As an officer with Keuka College’s campus safety provider, NMS Security, Paden Frenney’s job is to ensure the safety of each member of the College community. And it’s a job he takes seriously.
Among his duties is to patrol the campus, both by vehicle and on foot. Most days, Officer Frenney’s rounds are quiet and fairly routine. But he is always vigilant for anything out of the ordinary.
Such was the case on a cold day in February.
“It began as a normal shift,” says Officer Frenney, whose hours are 4 p.m.-midnight. “About 6 p.m., I was walking around the campus, headed to Norton Chapel to lock it up for the night. I saw some lights out on the lake and went to investigate.”
Officer Frenney walked down to Point Neamo and met an ice fisherman just coming off of the lake. He had been fishing with friends who were still on the ice.
“All of a sudden, we both heard the ice crack and saw that another ice fisherman had fallen through the ice,” says Officer Frenney. “The fisherman who had just come off the lake was prepared and had a rope and a life preserver with him. He grabbed it, started calling to his friend, and headed back out onto the ice.”
But that man also fell through the ice, and now there were two men in the water. Thinking quickly, Officer Frenney was able to pull the second man out and get him onto the beach. Together, both men found a safe spot from which to throw the rope and life preserver to reach the first man in the water.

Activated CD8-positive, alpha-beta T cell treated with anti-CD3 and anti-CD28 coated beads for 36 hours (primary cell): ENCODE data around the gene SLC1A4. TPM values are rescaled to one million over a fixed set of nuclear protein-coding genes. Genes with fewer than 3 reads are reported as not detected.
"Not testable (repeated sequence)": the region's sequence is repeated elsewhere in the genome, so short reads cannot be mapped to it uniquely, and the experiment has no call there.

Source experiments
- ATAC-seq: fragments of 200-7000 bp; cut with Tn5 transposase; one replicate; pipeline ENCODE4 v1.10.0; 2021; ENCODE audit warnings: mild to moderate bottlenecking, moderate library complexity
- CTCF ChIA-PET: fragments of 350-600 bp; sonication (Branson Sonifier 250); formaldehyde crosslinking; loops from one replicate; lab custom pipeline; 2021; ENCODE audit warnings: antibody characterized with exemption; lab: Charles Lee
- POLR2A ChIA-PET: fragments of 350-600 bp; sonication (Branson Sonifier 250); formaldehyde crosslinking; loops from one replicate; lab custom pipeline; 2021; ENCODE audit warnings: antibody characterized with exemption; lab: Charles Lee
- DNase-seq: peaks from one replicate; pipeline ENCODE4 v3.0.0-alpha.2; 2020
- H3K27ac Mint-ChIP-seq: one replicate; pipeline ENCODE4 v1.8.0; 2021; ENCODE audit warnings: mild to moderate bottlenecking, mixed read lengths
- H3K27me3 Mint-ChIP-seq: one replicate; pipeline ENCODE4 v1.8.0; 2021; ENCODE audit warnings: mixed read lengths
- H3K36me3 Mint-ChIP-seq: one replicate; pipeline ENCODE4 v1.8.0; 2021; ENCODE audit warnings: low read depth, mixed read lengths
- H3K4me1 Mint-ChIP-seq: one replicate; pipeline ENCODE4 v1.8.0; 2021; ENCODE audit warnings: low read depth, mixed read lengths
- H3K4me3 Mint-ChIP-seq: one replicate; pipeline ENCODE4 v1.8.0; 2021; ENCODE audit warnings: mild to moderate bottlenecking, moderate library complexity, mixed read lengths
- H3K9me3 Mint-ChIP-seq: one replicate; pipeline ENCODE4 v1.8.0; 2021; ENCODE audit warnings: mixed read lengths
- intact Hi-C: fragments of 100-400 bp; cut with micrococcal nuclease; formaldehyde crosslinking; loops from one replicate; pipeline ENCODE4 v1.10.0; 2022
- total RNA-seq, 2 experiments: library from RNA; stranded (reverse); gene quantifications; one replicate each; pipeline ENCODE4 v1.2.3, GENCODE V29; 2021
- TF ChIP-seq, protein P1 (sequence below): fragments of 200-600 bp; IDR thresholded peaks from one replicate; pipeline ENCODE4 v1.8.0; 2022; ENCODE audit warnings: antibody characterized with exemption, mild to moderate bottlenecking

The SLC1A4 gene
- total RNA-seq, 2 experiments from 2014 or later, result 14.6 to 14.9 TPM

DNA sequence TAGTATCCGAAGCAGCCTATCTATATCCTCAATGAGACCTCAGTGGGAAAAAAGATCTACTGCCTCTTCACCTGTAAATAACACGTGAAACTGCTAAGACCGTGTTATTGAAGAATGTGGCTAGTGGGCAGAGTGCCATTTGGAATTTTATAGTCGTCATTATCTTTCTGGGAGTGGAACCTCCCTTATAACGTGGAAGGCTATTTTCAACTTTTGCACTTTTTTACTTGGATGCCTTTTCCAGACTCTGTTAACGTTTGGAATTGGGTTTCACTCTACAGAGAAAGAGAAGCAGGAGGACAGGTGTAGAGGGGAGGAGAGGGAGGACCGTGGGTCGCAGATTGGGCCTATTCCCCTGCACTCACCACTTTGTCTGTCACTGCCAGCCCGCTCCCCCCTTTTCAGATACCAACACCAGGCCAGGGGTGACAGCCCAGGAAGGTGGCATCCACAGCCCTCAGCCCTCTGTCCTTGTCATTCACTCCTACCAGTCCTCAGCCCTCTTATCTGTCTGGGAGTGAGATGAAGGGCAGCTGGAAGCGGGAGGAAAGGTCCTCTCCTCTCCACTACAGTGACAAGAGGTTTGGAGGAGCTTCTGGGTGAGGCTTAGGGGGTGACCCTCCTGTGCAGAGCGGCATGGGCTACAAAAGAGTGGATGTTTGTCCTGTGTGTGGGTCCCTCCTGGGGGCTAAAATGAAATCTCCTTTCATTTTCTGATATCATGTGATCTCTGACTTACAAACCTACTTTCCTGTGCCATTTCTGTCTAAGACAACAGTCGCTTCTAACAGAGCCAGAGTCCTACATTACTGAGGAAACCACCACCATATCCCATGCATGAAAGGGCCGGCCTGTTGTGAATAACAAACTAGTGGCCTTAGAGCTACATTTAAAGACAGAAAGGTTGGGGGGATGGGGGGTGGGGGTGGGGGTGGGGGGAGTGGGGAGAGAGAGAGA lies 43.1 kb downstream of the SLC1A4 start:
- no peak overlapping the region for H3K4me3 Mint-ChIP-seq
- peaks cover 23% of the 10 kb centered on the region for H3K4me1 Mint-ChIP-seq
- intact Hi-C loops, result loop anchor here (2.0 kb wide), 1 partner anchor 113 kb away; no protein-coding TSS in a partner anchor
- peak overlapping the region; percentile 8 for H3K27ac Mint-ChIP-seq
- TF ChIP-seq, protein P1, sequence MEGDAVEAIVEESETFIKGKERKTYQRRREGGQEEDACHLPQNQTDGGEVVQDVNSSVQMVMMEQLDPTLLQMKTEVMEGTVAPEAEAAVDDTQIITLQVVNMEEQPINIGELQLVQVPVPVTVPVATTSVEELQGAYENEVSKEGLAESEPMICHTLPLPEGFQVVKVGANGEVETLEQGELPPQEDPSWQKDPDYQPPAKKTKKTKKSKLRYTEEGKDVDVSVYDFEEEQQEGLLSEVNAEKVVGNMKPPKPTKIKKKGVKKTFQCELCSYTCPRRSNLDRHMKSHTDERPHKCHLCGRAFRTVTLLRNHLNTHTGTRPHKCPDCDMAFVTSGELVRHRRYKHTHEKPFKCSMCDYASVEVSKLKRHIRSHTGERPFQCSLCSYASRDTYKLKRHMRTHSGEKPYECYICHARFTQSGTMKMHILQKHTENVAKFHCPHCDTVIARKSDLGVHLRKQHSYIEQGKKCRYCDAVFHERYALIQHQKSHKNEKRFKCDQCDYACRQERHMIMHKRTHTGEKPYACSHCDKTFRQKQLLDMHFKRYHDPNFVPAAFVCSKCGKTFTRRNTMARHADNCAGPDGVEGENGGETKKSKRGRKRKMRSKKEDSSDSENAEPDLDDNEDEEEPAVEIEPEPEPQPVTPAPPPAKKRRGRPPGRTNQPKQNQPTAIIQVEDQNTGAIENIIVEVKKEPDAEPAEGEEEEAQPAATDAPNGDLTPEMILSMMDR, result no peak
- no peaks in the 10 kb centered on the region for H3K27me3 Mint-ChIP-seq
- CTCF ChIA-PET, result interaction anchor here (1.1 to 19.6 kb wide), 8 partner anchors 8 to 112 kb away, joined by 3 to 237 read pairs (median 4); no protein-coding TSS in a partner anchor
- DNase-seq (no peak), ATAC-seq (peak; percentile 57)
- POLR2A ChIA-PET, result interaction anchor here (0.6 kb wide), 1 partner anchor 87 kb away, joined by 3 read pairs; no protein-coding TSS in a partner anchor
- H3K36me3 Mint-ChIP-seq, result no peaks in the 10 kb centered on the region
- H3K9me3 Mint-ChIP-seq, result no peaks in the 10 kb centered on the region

“Once I knew the man had the life preserver, his friend and I slowly started pulling him out of the water and onto the beach,” says Officer Frenney, who had called Campus Safety Lieutenant Ron Wentz to assist.
The man who had fallen through the ice had some protective clothing and was in the water for about seven minutes, says Officer Frenney. The average temperature of Keuka Lake in February is near 35 degrees so, without proper gear, hypothermia can set in after just 15 minutes.
Once the fisherman was out of the water, he was able to get into his car, change into dry clothes, and warm up. After talking with the fisherman and ensuring his safety, Officer Frenney and Lt. Wentz continued their respective shifts.
“I never expected to have to rescue someone from the water,” says Officer Frenney. “It all happened in the blink of an eye, and then my shift was right back to normal.”
Without Officer Frenney’s quick action, the incident could have been so much worse, says Director of Campus Safety Jim Cunningham.
“Officer Frenney regularly walks foot patrol, but it was one part fate, two parts cool headedness and swift action that led to a positive outcome,” says Director Cunningham.